Finding yourself a defendant in a criminal prosecution is a frightening experience for the average person, particularly if you have no previous experience with the criminal justice system. Unfortunately, what you see on televisions legal dramas does not mimic the real word, which can leave a defendant confused and overwhelmed. Television shows, for example, leave us with the impression that every criminal case goes to trial and every defendant testifies at that trial. In reality, few cases go to trial and the defendant doesn’t always testify if the case does go to trial. A Murfreesboro criminal attorney explains why your attorney might advise you against testifying at your own trial.
Criminal Trial Basics
Hollywood loves police and courtroom dramas. While they are undoubtedly riveting to watch sometimes, they leave the viewer with an unrealistic portrayal of the criminal justice system in general, and a criminal trial in particular. Therefore, before addressing the issue of a defendant’s testimony, it is important to first understand a few basics about a criminal trial. In any criminal prosecution, the State has the burden of proving that the defendant is guilty of the charges against him/her beyond a reasonable doubt. This is the highest burden of proof in the American justice system. Although there is no universally accepted definition of the term “beyond a reasonable doubt,” it is typically described as 99 percent sure that the defendant is guilty. This is a heavy burden for the prosecutor; however, the goal is to prevent innocent people from being convicted of a crime they did not commit.
Because the prosecution has the burden of proof in a criminal trial, the defense is not required to present any evidence or testimony. The State always presents its case first in a criminal trial. When the State rests, the defense has the option to present a defense — or not. This is a strategic decision. If the State’s case is very weak and based on nothing but circumstantial evidence, the defense may decide to do nothing and allow the judge or jury to render a verdict based solely on the State’s presentation. If, however, the defense does decide to present evidence, the defendant must decide whether to testify or not.
Why Might Testifying Be a Bad Idea?
It is your trial, your life, and your freedom on the line. Your primal instinct is to tell your story – to fight. Like most defendants, you are certain that you can convince the judge or jury that you are not guilty. Whether this is true or not, testifying might be the worst thing you can do.
One of the most important strategic decisions in a criminal trial for the defense is whether to put the defendant on the stand. Much thought often goes into this decision because there are a number of factors that must be considered. On the one hand, failing to put a defendant on the stand almost always raises questions in the minds of jurors. Although the judge will instruct the jurors that they cannot deduce guilt from the defendant’s silence, the reality is that some jurors will wonder why the defendant did not take the stand. In addition, in some cases, there are things that can only be explained by the defendant. An experienced criminal defense attorney can find creative ways to get many facts into evidence without the defendant’s testimony, but sometimes only the defendant can explain things such as why he/she said something during an interview or why he/she was in a specific place at a specific time. When that is the case, the benefit of putting a defendant on the stand may outweigh the potential harm.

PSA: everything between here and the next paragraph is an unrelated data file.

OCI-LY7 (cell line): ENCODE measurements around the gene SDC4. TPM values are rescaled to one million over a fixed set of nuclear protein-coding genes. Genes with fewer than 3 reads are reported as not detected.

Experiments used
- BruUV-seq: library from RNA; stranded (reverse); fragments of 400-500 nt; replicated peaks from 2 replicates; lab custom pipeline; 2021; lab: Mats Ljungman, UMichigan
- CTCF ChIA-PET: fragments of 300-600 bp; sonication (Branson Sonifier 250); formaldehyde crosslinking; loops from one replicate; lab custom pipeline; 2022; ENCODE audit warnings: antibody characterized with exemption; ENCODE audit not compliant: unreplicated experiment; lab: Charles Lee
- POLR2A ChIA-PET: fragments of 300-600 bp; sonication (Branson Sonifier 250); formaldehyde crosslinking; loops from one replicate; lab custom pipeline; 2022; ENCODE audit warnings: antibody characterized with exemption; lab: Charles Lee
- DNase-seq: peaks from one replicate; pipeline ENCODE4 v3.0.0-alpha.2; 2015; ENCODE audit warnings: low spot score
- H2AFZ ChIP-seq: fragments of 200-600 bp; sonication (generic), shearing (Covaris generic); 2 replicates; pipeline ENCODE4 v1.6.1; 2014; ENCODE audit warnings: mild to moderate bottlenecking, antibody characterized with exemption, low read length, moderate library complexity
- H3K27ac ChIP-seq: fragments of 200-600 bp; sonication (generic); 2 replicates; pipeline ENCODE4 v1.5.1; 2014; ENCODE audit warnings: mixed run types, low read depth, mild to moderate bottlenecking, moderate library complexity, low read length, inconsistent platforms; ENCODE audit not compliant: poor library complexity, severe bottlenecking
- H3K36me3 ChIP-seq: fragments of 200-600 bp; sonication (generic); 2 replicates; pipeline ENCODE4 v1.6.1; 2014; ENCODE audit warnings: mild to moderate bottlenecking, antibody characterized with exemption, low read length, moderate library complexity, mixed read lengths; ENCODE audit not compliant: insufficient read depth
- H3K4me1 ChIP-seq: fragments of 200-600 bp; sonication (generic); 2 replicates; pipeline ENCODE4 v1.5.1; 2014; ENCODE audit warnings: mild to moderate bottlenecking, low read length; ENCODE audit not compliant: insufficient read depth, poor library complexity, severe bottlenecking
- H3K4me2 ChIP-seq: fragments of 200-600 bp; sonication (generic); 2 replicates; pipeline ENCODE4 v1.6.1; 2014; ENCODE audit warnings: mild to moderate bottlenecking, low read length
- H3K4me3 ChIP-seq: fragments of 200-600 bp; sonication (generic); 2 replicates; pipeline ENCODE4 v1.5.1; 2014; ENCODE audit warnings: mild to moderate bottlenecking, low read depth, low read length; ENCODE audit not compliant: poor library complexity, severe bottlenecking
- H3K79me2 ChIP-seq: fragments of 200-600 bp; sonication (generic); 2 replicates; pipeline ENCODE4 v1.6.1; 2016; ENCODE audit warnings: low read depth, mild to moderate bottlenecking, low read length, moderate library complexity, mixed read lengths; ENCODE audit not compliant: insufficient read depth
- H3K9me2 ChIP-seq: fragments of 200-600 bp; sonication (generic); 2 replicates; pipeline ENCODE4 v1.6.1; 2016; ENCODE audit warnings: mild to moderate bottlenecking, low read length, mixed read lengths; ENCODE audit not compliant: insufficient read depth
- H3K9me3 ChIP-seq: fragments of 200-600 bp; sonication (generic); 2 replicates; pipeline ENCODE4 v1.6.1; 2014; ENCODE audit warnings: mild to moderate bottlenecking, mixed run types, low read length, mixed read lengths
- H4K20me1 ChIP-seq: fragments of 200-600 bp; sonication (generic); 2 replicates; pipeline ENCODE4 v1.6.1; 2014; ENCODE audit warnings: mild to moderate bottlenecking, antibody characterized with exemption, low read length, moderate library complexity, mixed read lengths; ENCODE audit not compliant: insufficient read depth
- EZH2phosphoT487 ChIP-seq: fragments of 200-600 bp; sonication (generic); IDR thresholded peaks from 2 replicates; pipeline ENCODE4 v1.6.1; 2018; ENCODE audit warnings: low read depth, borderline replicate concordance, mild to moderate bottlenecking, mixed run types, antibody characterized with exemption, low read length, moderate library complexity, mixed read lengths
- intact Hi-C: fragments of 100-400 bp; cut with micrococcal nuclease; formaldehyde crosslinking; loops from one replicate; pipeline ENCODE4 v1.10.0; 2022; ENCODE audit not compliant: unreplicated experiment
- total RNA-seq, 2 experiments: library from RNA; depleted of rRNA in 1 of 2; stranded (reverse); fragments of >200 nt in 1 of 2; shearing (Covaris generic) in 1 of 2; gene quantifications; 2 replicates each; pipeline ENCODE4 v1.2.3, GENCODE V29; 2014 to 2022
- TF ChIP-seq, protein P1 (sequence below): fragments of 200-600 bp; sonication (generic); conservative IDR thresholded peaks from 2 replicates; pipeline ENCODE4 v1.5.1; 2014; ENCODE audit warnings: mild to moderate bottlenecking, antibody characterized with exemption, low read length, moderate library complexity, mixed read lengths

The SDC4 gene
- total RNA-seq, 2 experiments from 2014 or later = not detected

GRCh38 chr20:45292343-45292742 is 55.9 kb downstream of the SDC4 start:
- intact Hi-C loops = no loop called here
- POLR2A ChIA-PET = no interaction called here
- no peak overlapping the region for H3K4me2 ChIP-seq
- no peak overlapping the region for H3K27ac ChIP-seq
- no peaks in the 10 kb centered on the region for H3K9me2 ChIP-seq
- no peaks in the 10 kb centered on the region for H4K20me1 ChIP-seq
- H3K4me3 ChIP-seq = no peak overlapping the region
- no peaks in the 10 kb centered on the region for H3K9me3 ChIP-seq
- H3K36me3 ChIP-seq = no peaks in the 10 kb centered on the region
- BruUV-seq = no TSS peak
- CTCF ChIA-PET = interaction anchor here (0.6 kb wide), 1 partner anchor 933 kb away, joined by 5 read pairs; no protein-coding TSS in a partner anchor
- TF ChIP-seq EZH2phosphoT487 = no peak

On the other hand, putting the defendant on the stand exposes the defendant to cross-examination by the prosecuting attorney. Some witnesses cannot withstand cross-examination, even if they are completely innocent, because it can be grueling. Allowing the defendant to testify may also open the door to things the defense doesn’t want the jury to know, such as prior convictions the defendant has. Likewise, if the defendant made inconsistent statements in a prior interview, or makes an inconsistent statement on the stand, the defendant can appear evasive, unreliable, or deceptive – all things you don’t want the jury to think about the defendant. If you are the defendant, you may be certain this won’t happen to you; however, in a real-life trial, defendants often do themselves more harm than good when they take the stand.
Contact a Murfreesboro Criminal Attorney
If you are a defendant in a criminal prosecution, be sure you consult with a Murfreesboro criminal attorney at Bennett, Michael & Hornsby as soon as possible to ensure that your rights are protected. Contact the team today by calling 615-898-1560 to schedule your appointment.
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